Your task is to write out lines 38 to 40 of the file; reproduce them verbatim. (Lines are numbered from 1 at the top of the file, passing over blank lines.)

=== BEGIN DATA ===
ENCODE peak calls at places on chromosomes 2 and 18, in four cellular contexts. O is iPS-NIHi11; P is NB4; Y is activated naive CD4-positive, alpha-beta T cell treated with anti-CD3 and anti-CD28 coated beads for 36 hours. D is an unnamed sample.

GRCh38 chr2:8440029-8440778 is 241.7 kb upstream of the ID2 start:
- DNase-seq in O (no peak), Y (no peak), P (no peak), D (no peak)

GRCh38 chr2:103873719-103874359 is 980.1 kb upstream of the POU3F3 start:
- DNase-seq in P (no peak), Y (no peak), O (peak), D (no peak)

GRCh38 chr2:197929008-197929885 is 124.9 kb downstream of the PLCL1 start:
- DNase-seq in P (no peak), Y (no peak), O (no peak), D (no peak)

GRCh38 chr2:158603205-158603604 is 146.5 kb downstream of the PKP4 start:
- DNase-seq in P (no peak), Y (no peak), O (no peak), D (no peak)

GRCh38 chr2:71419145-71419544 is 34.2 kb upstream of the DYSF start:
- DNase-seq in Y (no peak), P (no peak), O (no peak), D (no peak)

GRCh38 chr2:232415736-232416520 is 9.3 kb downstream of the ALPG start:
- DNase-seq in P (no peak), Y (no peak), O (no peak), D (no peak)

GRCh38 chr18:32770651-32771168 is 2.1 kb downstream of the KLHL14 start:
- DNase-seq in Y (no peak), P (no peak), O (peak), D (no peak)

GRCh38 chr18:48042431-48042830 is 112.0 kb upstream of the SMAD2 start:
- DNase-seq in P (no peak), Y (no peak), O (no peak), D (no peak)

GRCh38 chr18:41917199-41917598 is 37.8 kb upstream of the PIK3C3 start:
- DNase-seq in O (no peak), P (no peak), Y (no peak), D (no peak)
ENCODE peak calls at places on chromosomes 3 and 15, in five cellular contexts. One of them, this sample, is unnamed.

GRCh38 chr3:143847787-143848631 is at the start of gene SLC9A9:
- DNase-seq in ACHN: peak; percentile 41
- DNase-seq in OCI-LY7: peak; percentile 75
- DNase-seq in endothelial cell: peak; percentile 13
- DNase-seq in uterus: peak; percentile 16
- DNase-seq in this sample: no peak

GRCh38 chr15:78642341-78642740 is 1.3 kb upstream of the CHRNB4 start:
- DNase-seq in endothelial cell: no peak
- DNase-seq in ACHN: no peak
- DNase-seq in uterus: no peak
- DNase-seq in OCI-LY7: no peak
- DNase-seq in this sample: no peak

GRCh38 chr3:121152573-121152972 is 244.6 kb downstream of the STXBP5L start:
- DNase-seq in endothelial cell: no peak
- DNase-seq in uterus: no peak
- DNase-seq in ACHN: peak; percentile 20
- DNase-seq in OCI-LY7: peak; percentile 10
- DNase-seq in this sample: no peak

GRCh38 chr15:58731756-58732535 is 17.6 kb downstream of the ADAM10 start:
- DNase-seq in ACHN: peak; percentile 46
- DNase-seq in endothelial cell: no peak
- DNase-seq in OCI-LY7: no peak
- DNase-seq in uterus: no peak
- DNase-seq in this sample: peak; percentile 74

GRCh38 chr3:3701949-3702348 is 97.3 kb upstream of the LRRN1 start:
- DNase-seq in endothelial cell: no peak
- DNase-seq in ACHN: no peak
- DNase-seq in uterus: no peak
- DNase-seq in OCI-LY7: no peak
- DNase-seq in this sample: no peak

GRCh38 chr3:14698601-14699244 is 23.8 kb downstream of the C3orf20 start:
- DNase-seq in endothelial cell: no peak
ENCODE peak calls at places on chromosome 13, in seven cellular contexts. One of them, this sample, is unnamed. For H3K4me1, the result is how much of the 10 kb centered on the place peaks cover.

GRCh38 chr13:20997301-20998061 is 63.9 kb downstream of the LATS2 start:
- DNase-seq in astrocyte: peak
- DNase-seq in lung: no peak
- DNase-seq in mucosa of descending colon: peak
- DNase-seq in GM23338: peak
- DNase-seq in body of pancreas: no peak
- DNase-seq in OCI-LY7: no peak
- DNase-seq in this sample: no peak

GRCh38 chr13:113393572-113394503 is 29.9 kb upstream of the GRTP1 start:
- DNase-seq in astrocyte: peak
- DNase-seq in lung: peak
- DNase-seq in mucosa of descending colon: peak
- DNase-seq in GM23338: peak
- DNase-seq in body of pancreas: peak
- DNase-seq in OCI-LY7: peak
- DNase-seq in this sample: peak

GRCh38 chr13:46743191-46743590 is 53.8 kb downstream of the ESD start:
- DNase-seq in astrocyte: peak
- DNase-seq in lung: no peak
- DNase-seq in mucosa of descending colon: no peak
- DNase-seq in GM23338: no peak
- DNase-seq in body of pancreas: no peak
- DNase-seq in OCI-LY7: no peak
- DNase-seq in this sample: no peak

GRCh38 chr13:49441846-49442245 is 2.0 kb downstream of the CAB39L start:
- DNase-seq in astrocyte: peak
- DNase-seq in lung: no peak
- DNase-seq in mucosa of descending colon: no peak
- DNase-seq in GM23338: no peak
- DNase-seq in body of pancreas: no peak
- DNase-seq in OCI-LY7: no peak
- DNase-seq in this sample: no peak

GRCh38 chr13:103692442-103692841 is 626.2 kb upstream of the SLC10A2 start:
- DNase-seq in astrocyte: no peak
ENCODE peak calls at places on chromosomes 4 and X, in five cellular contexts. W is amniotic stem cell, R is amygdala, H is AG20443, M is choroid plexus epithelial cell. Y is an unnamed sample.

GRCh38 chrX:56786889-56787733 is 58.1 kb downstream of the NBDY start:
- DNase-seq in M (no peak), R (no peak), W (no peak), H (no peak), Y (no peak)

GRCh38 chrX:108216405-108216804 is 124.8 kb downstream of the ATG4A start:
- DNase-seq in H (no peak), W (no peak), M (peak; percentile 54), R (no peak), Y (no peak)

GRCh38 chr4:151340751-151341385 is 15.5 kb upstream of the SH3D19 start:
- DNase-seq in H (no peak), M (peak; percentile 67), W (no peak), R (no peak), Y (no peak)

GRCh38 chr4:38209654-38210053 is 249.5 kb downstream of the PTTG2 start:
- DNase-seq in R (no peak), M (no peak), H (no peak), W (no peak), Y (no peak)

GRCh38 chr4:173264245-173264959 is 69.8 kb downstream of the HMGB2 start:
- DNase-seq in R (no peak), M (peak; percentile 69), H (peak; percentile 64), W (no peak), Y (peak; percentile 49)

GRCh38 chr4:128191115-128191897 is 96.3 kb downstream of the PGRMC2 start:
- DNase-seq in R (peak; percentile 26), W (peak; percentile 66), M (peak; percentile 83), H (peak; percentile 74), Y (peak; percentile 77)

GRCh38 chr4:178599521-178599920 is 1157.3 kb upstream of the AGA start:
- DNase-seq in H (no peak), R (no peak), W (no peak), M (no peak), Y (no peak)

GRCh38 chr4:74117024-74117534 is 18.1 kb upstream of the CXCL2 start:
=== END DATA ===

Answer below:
- DNase-seq in this sample: no peak

GRCh38 chr15:58731756-58732535 is 17.6 kb downstream of the ADAM10 start:
- DNase-seq in ACHN: peak; percentile 46